Tidal barrage projects to require conventional license

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Through a letter issued to Tidewater Associates on November 3, FERC has determined that tidal barrage projects do not qualify for a hydrokinetic pilot license but will have to obtain a license as conventional hydropower. This type of technology requires construction of a dam, which is the reason for such a decision by FERC.A tidal barrage project involves building a barrage (dam) across a body of water such as a bay to retain water during tidal events. As tidal water flows into and out of the barrage, the reversible turbines installed in the barrage wall generate electricity. Tidewater is proposing to install a tidal project at the entrance to Half-Moon Cove in Washington County, Maine between Eastport and Perry. The dam would be 1,210 ft long with a maximum depth and elevation of 40 and 27 feet below mean sea level. It is expected that the three generating units will have a total installed capacity of 13.5 MW.Tidewater is also exploring the possibility of adding hydrokinetic component to the project. Due to this combination of conventional and hydrokinetic technology, a combination of ILP and pilot licensing process was requested at FERC. However, FERC has determined that the pre-application document filed by Tidewater did not contain adequate information to initiate ILP, the Commission’s licensing process for conventional hydropower. For the hydrokinetic component, a pilot-license would be required. Tidewater has until April of next year to submit either a pre-application document for conventional hydropower or an application for hydrokinetic pilot license.Although there is an increasing interest, there are no commercial tidal energy projects in the United States yet.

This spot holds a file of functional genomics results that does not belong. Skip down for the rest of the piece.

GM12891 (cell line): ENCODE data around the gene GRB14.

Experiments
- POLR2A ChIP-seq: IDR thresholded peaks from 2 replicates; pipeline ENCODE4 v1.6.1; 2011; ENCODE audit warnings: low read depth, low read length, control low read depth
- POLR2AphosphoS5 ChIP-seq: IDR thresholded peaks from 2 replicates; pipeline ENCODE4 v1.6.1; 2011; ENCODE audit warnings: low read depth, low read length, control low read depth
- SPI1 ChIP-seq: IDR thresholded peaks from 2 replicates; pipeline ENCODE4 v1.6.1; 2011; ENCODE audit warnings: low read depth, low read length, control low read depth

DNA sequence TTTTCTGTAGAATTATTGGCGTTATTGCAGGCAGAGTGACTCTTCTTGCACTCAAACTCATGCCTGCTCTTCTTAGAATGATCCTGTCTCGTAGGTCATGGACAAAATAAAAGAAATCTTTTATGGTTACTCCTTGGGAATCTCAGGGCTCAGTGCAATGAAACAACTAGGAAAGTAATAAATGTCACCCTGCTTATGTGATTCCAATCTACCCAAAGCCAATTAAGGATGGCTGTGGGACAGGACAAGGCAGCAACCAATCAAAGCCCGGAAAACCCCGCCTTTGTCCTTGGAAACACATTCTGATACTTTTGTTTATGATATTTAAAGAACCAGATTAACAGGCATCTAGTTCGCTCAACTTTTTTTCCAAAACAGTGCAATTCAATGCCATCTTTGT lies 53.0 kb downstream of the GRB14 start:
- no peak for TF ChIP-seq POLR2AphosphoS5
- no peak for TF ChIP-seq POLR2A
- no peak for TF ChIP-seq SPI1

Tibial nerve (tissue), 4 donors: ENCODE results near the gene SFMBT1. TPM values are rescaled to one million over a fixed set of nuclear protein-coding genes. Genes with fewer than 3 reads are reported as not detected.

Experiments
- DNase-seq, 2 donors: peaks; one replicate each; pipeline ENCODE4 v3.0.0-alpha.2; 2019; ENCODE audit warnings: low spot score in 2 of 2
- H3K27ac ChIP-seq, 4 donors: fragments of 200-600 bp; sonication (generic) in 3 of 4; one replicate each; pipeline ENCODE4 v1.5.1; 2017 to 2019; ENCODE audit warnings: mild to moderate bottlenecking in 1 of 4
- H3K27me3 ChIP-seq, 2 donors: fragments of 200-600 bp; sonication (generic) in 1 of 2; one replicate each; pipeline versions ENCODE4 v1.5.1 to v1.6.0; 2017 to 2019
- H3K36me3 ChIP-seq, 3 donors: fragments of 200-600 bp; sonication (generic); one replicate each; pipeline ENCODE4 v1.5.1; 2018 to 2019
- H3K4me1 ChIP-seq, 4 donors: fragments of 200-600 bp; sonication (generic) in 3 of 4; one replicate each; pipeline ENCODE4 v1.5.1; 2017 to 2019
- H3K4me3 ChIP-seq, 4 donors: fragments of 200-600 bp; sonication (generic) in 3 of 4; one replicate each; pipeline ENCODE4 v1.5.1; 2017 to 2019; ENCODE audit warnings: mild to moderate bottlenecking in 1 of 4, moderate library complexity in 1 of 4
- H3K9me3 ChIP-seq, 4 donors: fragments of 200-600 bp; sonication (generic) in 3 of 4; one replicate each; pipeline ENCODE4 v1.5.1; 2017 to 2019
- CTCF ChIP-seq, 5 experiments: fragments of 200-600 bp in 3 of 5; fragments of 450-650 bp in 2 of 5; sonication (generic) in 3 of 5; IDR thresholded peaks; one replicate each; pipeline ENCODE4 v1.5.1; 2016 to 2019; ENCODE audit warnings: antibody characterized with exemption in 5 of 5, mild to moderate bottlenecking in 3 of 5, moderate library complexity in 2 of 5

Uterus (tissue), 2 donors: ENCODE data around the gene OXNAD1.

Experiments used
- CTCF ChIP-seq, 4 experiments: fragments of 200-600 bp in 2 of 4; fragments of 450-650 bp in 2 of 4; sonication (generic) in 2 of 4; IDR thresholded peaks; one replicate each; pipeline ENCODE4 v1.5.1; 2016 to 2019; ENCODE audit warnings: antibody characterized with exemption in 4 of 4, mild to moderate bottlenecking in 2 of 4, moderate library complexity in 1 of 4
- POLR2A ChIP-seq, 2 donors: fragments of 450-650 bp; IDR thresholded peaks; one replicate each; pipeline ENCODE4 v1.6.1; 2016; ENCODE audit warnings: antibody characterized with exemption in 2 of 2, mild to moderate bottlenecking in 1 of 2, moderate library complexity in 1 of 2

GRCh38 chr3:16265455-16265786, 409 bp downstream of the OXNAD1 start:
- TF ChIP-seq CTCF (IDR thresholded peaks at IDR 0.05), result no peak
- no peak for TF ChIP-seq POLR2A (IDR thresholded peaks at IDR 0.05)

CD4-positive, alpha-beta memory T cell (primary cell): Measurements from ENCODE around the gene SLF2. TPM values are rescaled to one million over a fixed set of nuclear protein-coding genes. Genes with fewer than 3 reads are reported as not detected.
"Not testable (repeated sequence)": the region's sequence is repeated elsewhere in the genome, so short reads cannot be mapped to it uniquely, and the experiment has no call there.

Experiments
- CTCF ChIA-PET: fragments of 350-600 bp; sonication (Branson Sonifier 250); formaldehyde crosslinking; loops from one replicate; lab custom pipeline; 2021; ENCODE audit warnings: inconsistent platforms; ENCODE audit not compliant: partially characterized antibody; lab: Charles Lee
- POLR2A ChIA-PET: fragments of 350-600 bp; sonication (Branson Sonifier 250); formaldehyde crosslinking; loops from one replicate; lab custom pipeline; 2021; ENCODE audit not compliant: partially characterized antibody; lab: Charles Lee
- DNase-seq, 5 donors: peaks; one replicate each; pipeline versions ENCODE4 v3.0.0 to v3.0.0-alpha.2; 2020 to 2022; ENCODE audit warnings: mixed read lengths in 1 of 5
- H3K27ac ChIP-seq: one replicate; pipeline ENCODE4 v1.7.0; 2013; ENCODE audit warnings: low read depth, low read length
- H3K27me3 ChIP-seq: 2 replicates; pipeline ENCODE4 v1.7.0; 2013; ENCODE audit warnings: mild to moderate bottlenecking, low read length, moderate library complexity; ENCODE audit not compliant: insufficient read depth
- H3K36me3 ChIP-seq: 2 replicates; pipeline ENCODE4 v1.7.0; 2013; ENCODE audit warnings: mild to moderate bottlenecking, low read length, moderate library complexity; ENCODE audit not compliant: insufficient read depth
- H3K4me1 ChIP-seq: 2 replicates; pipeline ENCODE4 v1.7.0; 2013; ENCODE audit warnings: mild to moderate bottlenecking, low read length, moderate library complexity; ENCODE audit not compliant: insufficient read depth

How Tidal Power Works?
  •  As tide comes in, sea water passes through barrage to landward side
  • At high tide, sluice gates shut, trapping water in estuary or basin
  • When tide recedes on sea-side of barrage, sluice gates open water flows through barrage, driving turbines and generating power
  • Power can be generated in both directions, but this can affect efficiency and economics of project

Source: BBC News